(R. Levi): Anyone who stops learning to speak idle words, he is (force-)fed burning coals - "Ha'Kotefim Malu'ach Alei Si'ach v'Shoresh Resamim Lachmam".
What does this mean? Many times I've stopped learning to speak idle words!
Simcha Feldman, Baltimore, USA
I'm pleased that your mouth is as yet un-burned, and I hope it remains that way.
I do suggest however, that you change your habits and stop interrupting your learning to speak idle chatter, because if Hash-m does not punish in this world (certainly not immediately), then He will punish in the next.
What's more, the Chazal that you quote is certainly referring to the World to Come, since eating hot coals is not the sort of punishment that one generally finds here in this world.
In short, eating hot coals is not a pleasant proposition, but one that we all will be faced with in the World to Come unless we do something about it. That being the case, my advice to you is that if not interrupting your learning will prevent it from happening, then go for it!
Be'Virchas Kol Tuv
Thanks, but how are we to understand this example (one of many) of extreme-ism? HKBH wants Chazal to scare us and create anxiety and fear? This is not a balanced vision of HKBH's rachamim and love, but rather, an extreme take on what din/gehinom is all about - to renew our relationship with our loving Father that we could've had.
Why did Hashem create Fear? Why is Fear of Him the most important of all Mitzvos (Shabbos 31b)? Because fear is the most effective deterrent that exists! A person does not place his hand in the fire because he is afraid of the ensuing pain. By the same token, if a person had adequate Yir'as Shamayim, he would not sin. A father warns his son of the consequences should he steal, fight, lie etc. because he loves him more than he loves other children (that's why he doesn't rebuke them). Hashem too, loves us so much that He wants us to earn Olam ha'Ba in its fullness. So He warns us of the terrible consequences of our misdeeds, to ensure that we get there.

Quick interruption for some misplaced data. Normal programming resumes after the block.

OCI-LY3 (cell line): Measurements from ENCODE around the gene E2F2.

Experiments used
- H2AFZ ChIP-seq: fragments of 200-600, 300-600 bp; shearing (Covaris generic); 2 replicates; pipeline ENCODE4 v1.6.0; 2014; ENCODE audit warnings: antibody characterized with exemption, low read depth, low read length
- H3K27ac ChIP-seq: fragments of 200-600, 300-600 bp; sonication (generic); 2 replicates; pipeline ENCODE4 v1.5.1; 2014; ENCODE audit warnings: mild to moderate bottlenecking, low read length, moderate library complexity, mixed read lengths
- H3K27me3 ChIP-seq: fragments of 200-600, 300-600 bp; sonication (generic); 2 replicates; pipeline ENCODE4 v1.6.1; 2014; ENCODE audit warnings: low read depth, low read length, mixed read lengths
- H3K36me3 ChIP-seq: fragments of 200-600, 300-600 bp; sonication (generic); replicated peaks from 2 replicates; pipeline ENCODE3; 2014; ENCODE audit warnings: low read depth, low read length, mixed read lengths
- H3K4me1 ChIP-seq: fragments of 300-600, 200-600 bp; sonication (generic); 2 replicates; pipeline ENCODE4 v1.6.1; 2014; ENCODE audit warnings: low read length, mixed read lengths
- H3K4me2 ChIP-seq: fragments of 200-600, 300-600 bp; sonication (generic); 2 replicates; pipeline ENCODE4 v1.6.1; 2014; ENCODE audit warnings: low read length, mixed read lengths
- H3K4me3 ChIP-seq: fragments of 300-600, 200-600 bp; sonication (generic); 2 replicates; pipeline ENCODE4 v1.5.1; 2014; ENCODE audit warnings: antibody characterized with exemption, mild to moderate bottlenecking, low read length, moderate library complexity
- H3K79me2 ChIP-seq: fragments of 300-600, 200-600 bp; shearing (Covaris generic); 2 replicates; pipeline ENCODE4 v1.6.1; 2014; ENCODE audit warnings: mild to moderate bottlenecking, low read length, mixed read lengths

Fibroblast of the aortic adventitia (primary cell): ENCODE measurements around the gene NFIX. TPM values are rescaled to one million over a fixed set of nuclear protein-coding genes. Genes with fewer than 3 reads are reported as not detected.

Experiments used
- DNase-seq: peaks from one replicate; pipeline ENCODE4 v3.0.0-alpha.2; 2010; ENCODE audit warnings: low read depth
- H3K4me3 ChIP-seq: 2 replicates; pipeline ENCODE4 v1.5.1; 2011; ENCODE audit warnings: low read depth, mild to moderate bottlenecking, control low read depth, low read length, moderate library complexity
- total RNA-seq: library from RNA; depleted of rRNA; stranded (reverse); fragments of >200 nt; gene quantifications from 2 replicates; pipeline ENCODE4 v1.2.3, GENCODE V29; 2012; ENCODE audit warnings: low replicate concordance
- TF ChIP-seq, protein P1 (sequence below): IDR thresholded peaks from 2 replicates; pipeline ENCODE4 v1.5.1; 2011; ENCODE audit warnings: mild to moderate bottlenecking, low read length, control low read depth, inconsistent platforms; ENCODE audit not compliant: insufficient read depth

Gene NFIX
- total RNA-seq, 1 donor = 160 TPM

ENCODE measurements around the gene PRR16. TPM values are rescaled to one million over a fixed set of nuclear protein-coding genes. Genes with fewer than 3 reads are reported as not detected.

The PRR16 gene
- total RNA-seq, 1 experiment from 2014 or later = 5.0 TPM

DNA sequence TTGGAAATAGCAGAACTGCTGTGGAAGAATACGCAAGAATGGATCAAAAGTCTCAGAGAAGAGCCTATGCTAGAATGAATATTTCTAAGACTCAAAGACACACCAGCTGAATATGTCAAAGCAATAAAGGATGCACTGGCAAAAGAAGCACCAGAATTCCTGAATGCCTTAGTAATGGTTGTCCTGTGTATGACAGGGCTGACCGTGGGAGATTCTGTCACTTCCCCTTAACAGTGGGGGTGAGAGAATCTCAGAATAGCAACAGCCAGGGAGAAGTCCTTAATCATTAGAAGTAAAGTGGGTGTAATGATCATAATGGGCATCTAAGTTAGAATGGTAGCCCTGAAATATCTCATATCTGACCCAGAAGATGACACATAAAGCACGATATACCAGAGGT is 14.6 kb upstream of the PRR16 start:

One of the biggest problems in today's "enlightened" world is the fact that people know that they can literally murder and get away with it. I maintain that the biggest mistake that the modern world has made (one which explains the growth of lawlessness) is the abolition of the death-penalty (in conjunction with the general lack of law-enforcement). I could quote you a number of sources from Chazal. Let the Mishnah in Pirkei Avos (3:2) suffice: 'Pray for the peace of the realm, because were it not for the fear of it, one man would swallow his fellow-man alive'.
Be'Virchas Kol Tuv,
P.S. I think that it is precisely to negate your theory that Shlomoh ha'Melech said in Mishlei (13:4) "Someone who spares the rod hates his son" (even if the practical application of his words may have changed in today's day and age).